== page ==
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Ontario to Change Child Support Law to Give Adult Children With Disabilities Access to Parental Cash

Brampton single mother launched a constitutional challenge to win child support for her 22-year-old disabled son. By Laurie Monsebraaten Social justice reporter
Sat., July 8, 2017

The provincial government will table an amendment to Ontario’s Family Law Act this fall to give adult children with disabilities access to child support, the Star has learned.

The move comes in the wake of a provincial court decision Friday that ruled the law unconstitutional after a Brampton single mother’s fight to win child support for her 22-year-old disabled son.

“The Ontario government will be moving forward with an amendment to include adult children with disabilities in the Family Law Act, to essentially mirror the federal Divorce Act,” said the government source, who added the province has been working on the change since last fall.

“As soon as the house is sitting again, we will be able to table an amendment to the bill,” the source said.

In his precedent-setting decision, Justice William Sullivan agreed with Robyn Coates that Ontario’s Family Law Act discriminates against adult children with disabilities because it denies them access to child support.

Under provincial law, which governs unmarried parents, adult children are eligible for child support only if they are in school full-time.

But under the federal Divorce Act, an adult child who is unable to live independently due to disability, illness or other cause is also eligible for support as long as they need it.

Sullivan’s ruling, which adopts the federal Divorce Act wording for the case, means Coates’s son Joshua is eligible for child support from his estranged father Wayne Watson.

“I find that Section 31 of the Family Law Act shuts the door to Joshua/Robyn to have a court in Ontario consider . . . his needs and who is better positioned to meet those needs,” Sullivan said in his 60-page decision.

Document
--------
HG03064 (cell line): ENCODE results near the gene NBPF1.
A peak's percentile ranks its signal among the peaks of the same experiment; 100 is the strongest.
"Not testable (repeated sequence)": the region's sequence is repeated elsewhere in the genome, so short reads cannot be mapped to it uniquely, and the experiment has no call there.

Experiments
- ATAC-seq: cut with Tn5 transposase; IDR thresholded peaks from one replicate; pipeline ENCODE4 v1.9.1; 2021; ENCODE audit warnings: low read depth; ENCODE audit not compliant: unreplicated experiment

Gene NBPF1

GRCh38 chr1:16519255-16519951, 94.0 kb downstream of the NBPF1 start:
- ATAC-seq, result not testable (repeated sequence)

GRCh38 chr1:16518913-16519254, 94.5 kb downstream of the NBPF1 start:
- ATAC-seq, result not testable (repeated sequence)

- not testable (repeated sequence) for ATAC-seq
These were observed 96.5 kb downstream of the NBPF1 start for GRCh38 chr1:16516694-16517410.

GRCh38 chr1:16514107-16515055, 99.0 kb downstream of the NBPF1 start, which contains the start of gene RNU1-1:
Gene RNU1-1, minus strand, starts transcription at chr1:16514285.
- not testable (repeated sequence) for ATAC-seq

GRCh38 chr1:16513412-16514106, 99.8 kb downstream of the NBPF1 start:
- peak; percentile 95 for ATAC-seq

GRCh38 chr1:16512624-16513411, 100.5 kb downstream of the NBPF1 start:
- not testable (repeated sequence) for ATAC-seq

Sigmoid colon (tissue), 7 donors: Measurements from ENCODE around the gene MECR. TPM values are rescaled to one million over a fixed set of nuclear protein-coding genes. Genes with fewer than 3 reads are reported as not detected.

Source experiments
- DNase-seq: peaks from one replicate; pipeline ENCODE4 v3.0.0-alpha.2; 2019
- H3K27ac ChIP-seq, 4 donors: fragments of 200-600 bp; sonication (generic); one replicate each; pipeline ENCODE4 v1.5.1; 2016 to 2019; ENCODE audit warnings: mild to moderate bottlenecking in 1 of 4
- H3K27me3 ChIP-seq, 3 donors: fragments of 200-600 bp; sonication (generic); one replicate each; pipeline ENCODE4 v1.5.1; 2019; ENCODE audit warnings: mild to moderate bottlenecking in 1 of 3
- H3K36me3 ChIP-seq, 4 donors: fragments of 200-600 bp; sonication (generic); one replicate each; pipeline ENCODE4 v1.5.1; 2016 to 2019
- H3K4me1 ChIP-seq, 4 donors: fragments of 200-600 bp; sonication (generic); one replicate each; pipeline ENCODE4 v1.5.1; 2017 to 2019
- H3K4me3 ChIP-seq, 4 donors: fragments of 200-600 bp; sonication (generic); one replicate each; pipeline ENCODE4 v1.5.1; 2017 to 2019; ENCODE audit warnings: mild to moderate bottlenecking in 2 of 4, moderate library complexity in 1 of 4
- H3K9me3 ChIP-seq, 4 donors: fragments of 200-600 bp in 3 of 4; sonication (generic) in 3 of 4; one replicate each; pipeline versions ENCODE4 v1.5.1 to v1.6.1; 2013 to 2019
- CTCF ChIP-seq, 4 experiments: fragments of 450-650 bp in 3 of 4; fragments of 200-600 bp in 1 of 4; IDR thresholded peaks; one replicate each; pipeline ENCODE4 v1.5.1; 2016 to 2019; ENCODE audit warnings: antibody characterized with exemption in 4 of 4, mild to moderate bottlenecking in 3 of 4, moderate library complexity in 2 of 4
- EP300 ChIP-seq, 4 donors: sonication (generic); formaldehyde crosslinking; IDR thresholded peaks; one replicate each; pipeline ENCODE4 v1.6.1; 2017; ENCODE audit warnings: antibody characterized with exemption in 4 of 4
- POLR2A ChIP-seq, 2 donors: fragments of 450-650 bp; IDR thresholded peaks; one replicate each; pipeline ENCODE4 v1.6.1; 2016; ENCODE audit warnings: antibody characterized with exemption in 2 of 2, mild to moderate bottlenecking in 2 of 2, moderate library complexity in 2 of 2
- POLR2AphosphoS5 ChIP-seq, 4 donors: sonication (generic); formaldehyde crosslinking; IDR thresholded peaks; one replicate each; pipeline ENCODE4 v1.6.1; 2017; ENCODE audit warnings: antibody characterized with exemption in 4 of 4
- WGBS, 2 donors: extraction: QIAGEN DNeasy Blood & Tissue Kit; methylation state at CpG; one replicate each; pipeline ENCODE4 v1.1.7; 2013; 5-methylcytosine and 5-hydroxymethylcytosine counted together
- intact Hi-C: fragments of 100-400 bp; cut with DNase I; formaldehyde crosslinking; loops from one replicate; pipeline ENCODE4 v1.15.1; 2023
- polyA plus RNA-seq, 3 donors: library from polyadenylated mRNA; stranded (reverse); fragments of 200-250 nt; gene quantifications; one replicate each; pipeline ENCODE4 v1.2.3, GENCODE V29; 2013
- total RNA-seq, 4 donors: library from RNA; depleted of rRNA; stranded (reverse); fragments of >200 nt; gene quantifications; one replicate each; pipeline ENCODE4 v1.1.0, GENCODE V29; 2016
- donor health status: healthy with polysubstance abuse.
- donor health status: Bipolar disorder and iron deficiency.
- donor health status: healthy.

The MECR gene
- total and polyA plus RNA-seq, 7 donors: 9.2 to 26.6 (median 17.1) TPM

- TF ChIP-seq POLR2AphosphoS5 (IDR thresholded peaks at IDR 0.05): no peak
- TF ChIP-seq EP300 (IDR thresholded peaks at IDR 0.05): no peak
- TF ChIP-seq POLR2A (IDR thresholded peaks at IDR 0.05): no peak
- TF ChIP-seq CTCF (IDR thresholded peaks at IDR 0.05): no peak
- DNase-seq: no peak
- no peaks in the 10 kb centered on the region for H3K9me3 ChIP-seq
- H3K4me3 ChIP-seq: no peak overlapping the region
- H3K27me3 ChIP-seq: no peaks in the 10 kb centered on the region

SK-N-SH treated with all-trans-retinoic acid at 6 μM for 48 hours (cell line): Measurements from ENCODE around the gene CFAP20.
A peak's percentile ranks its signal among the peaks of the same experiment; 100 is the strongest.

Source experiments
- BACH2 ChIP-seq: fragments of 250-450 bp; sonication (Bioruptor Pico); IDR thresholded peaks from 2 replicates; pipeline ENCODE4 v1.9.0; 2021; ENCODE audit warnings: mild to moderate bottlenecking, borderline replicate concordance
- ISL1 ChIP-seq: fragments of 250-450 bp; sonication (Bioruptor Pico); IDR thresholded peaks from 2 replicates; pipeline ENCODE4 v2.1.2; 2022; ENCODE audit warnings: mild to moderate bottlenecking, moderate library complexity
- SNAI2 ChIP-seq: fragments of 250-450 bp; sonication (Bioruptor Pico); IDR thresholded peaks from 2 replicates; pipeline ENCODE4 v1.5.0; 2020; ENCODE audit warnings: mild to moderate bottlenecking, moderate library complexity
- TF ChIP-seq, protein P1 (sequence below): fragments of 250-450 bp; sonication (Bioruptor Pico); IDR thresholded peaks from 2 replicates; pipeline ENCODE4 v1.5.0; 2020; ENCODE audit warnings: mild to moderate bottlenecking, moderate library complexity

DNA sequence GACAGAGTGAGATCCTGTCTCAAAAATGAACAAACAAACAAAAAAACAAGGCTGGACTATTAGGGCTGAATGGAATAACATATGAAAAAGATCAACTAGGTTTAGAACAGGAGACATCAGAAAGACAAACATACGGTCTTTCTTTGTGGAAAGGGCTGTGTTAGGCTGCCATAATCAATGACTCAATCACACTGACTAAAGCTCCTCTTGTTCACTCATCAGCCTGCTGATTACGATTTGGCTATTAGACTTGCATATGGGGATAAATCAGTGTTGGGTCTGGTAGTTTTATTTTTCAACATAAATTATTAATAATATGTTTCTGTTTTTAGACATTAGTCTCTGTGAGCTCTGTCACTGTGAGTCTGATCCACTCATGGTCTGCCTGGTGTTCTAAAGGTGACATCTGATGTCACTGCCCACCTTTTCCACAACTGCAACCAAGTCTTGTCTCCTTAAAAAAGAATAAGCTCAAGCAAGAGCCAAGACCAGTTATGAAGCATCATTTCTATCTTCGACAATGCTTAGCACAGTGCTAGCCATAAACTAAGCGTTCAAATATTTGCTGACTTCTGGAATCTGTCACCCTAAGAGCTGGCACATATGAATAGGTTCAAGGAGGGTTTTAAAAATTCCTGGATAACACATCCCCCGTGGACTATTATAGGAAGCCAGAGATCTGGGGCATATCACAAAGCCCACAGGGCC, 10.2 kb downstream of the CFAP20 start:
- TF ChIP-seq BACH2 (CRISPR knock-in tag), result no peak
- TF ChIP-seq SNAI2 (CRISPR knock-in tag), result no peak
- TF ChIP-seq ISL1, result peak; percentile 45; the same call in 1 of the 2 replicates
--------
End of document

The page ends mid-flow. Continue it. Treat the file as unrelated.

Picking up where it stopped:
Sullivan ruled that Ontario’s child support law violates section 15 (1) of the Charter that prohibits discrimination on the basis of race, national or ethnic origin, colour, religion, sex, age or mental or physical disability.

A hearing to determine what, if any, child support Watson should pay will be scheduled in Brampton court on Monday.

“I am extremely happy,” said Coates, 48, who launched the Charter casein November 2015. “I feel like (Joshua) is being treated like children of married couples. I feel we are equal. I don’t feel like we are being discriminated against, like we have been.”

“It’s been so exciting to be a part of this. To make it fair for myself and others,” she said. “I’m extremely hopeful that we will be successful in changing the law.”

Coates and Watson never lived together or married. But Watson has paid court-ordered child support since Joshua was 4. The father paid $319 a month for almost 13 years until a court-order increased support to more than $1,000 a month. He currently pays about $800 a month.

Watson, 46, has said he recognizes his son is disabled, but he noted programs such as the Ontario Disability Support Program are there to help adults with disabilities.

He said he was “shocked” by Friday’s decision.